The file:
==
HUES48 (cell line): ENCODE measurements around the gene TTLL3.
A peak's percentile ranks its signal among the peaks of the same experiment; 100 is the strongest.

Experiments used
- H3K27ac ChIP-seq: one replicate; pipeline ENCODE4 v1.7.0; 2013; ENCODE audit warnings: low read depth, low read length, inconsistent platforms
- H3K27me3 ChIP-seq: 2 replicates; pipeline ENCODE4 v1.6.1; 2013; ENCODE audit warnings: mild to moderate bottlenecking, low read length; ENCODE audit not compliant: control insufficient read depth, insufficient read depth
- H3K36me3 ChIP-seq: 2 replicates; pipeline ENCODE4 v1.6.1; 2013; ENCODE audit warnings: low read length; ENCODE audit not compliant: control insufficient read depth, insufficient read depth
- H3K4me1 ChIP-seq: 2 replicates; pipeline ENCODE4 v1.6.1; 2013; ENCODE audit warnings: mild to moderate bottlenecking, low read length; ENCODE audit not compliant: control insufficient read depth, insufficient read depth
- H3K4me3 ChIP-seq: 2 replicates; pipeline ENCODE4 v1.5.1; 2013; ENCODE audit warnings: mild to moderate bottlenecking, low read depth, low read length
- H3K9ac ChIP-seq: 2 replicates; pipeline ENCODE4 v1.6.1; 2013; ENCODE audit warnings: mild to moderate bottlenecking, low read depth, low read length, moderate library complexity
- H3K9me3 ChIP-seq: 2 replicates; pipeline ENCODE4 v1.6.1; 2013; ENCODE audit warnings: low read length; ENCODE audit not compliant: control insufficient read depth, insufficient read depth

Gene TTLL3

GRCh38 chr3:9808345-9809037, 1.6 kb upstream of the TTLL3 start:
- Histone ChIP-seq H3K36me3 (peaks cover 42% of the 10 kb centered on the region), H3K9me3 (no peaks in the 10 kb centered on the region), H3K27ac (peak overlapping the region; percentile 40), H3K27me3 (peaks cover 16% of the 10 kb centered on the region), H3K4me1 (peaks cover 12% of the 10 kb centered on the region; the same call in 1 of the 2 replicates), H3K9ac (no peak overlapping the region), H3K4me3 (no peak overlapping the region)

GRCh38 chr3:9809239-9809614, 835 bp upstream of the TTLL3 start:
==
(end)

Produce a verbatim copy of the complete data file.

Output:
HUES48 (cell line): ENCODE measurements around the gene TTLL3.
A peak's percentile ranks its signal among the peaks of the same experiment; 100 is the strongest.

Experiments used
- H3K27ac ChIP-seq: one replicate; pipeline ENCODE4 v1.7.0; 2013; ENCODE audit warnings: low read depth, low read length, inconsistent platforms
- H3K27me3 ChIP-seq: 2 replicates; pipeline ENCODE4 v1.6.1; 2013; ENCODE audit warnings: mild to moderate bottlenecking, low read length; ENCODE audit not compliant: control insufficient read depth, insufficient read depth
- H3K36me3 ChIP-seq: 2 replicates; pipeline ENCODE4 v1.6.1; 2013; ENCODE audit warnings: low read length; ENCODE audit not compliant: control insufficient read depth, insufficient read depth
- H3K4me1 ChIP-seq: 2 replicates; pipeline ENCODE4 v1.6.1; 2013; ENCODE audit warnings: mild to moderate bottlenecking, low read length; ENCODE audit not compliant: control insufficient read depth, insufficient read depth
- H3K4me3 ChIP-seq: 2 replicates; pipeline ENCODE4 v1.5.1; 2013; ENCODE audit warnings: mild to moderate bottlenecking, low read depth, low read length
- H3K9ac ChIP-seq: 2 replicates; pipeline ENCODE4 v1.6.1; 2013; ENCODE audit warnings: mild to moderate bottlenecking, low read depth, low read length, moderate library complexity
- H3K9me3 ChIP-seq: 2 replicates; pipeline ENCODE4 v1.6.1; 2013; ENCODE audit warnings: low read length; ENCODE audit not compliant: control insufficient read depth, insufficient read depth

Gene TTLL3

GRCh38 chr3:9808345-9809037, 1.6 kb upstream of the TTLL3 start:
- Histone ChIP-seq H3K36me3 (peaks cover 42% of the 10 kb centered on the region), H3K9me3 (no peaks in the 10 kb centered on the region), H3K27ac (peak overlapping the region; percentile 40), H3K27me3 (peaks cover 16% of the 10 kb centered on the region), H3K4me1 (peaks cover 12% of the 10 kb centered on the region; the same call in 1 of the 2 replicates), H3K9ac (no peak overlapping the region), H3K4me3 (no peak overlapping the region)

GRCh38 chr3:9809239-9809614, 835 bp upstream of the TTLL3 start: